Using WordPress to power your non-profit website

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Presentation by Jason King at Making Links 2008

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Using WordPress to power your non-profit website

  1. 1. Using WordPress to power your non-profit website Presentation by Jason King at Making Links 2008
  2. 2. You shouldn’t have to rely on a web designer to make content changes
  3. 3. Nor do you need to learn web design
  4. 4. Take control of your own website
  5. 5. WordPress started out as a very good blogging tool… <ul><li>Posts </li></ul><ul><li>Ordered by date </li></ul><ul><li>Archived by month and year </li></ul><ul><li>Organised by category </li></ul><ul><li>Performs well in search engines e.g. Google </li></ul><ul><li>RSS feed </li></ul>
  6. 6. … and evolved into a capable content management system <ul><li>Pages can be structured in a hierarchy </li></ul><ul><li>Plugins add new functionality </li></ul><ul><li>Customisable themes and templates </li></ul><ul><li>Built using popular technologies </li></ul><ul><li>Categorisation of content </li></ul><ul><li>Upload documents as well as images </li></ul>
  7. 7. Why is WordPress a good CMS choice for a non-profit?
  8. 8. It’s free
  9. 9. It’s open source
  10. 10. It’s built on popular, tried and tested technologies
  11. 11. It’s evolving. New versions are published regularly, bringing improvements to functionality and ease of use
  12. 12. Simplicity. Anyone can use it
  13. 13. Documentation is better than many other open source CMS
  14. 14. It’s very popular
  15. 15. The WordPress forums have an active community of users
  16. 16. WordPress is very flexible. Take a look at these non-profit organisations’ websites to see how different they are in content, layout and design…
  17. 17. Children’s Rights
  18. 18. Too Young to Work
  19. 19. Greek Care
  20. 20. Barnsley Hospital NHS Foundation Trust
  21. 21. What can you do in WordPress? <ul><li>Publish your news immediately </li></ul><ul><li>Or schedule your announcements </li></ul><ul><li>Create and rearrange pages </li></ul><ul><li>Maintain a links page </li></ul><ul><li>Categorise your pages, posts and links </li></ul><ul><li>Publish a photo gallery </li></ul>
  22. 22. Just for practice, you could get a free account with www.wordpress. com
  23. 23. Host WordPress on your webspace <ul><li>Download from www.wordpress. org and upload files by FTP. </li></ul><ul><li>Your hosting provider must offer PHP and MySQL technologies. </li></ul><ul><li>Some web hosting comes with one-click installation of WordPress (but check you’re getting the latest version) </li></ul>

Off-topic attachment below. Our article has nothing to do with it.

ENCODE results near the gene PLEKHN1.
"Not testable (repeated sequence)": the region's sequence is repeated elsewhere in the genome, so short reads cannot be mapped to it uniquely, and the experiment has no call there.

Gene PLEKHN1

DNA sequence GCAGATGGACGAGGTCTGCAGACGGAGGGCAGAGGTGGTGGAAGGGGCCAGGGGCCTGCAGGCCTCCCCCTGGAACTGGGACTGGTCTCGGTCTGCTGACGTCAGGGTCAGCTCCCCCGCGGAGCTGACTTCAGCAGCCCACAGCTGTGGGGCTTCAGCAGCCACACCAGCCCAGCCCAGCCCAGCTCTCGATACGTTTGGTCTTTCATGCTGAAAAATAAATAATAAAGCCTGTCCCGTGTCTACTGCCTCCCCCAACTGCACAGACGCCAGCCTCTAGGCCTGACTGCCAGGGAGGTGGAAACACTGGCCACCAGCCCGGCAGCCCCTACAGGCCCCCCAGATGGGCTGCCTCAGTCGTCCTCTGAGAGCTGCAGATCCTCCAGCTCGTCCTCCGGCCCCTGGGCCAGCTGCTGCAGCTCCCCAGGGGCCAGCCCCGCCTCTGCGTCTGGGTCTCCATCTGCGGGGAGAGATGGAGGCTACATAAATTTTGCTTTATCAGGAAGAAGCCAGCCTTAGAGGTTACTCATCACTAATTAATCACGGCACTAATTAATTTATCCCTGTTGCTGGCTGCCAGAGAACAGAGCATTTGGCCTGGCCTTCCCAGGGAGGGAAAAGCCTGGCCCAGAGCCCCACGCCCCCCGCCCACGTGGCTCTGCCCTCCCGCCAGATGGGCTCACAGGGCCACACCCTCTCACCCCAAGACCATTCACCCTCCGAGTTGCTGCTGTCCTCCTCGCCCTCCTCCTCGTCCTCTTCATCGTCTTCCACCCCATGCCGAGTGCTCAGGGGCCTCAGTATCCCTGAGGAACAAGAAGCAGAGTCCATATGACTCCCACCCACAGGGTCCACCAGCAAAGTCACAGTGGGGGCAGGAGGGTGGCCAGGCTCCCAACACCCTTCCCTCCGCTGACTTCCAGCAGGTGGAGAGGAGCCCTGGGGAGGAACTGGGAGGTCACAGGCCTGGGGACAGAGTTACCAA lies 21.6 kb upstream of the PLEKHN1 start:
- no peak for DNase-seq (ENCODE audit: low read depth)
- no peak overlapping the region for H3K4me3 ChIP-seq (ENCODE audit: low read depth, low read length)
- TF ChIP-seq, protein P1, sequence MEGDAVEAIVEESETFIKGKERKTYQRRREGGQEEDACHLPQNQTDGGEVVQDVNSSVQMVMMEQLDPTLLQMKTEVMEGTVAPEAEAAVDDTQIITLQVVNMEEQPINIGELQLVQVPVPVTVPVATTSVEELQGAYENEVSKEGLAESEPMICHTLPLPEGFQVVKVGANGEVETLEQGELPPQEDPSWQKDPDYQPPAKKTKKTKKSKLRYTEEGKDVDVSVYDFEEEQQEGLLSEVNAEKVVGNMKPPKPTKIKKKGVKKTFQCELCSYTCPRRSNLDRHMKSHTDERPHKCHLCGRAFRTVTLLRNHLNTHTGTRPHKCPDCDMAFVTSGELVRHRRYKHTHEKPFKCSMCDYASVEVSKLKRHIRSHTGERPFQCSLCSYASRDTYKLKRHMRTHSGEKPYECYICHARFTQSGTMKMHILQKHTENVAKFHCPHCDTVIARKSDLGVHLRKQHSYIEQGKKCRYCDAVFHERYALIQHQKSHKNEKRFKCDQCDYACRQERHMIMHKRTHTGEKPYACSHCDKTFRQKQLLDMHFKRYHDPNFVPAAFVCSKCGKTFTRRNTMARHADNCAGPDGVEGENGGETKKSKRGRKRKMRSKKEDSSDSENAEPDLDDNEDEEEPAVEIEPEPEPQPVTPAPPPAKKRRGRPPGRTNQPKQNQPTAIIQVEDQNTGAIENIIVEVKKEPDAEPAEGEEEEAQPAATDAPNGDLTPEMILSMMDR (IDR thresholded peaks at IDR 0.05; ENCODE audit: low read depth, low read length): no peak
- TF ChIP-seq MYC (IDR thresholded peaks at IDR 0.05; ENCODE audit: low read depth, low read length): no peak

24. 24. The famous “five minute installation”
  25. 25. Despite the WordPress boast, installation takes more like an hour (halve that if you’ve done it before). But that’s still pretty quick!
  26. 26. If you’re not confident, pay someone or get a volunteer to install WordPress for you
  27. 27. You’ll need to install upgrades <ul><li>WordPress is regularly improved, made more secure and new features added. </li></ul><ul><li>So upgrade several times a year. </li></ul><ul><li>Plugins also have to be upgraded but that’s a quicker, one-click task. </li></ul>
  28. 28. Get a new look with a new theme
  29. 29. Download a free or paid-for theme <ul><li>Do you want a theme for a blog? </li></ul><ul><li>Or a CMS type theme? </li></ul><ul><li>Or a magazine style theme? </li></ul><ul><li>Download free themes from http://wordpress.org/extend/themes/ </li></ul><ul><li>You can also buy themes </li></ul>
  30. 30. Design your own theme <ul><li>If you can write semantic, standards-compliant XHTML and CSS… then you can learn to create a WordPress theme </li></ul><ul><li>There are lessons in the Codex </li></ul><ul><li>There are many tutorials on the web </li></ul><ul><li>Get help from the WordPress forums </li></ul>
  31. 31. The motto of WordPress is that: Code is Poetry
  32. 32. <p> The motto of <cite> WordPress </cite> is that: </p> <blockquote> Code is Poetry </blockquote>
  33. 33. Hire a WordPress designer <ul><li>Make sure your web designer has had WordPress experience </li></ul><ul><li>They should be able to create a theme from scratch, not just take the default Kubrick theme and change the header graphic </li></ul>
  34. 34. You get what you pay for
  35. 35. Want more functionality?
  36. 36. A few plugins that make WordPress a better CMS <ul><li>Search Everything - pages can be searched </li></ul><ul><li>SEM Search Reoaded - better search results </li></ul><ul><li>Breadcrumbs Nav XT - breadcrumb navigation </li></ul><ul><li>Dagon Design SiteMap - adds a sitemap </li></ul><ul><li>cForms - insert forms </li></ul>
  37. 37. Resources <ul><li>www.wordpress.org </li></ul><ul><li>www.smashingmagazine.com/2008/09/15/ wordpress-developers-toolbox </li></ul><ul><li>www.wordcamp.com.au </li></ul>
  38. 38. WordCamp Australia
  39. 39. WordPress for Dummies
  40. 40. Alternatives to WordPress <ul><li>Blogger (if all you want is a blog) </li></ul><ul><li>Joomla (popular CMS, well supported) </li></ul><ul><li>Drupal (very complex, very flexible CMS) </li></ul><ul><li>Adobe Contribute (software for directly editing HTML on an existing static website) </li></ul><ul><li>Many, many others! </li></ul>
  41. 41. www.kingjason.co.uk www.slideshare.net/jasoncharlesstuartking

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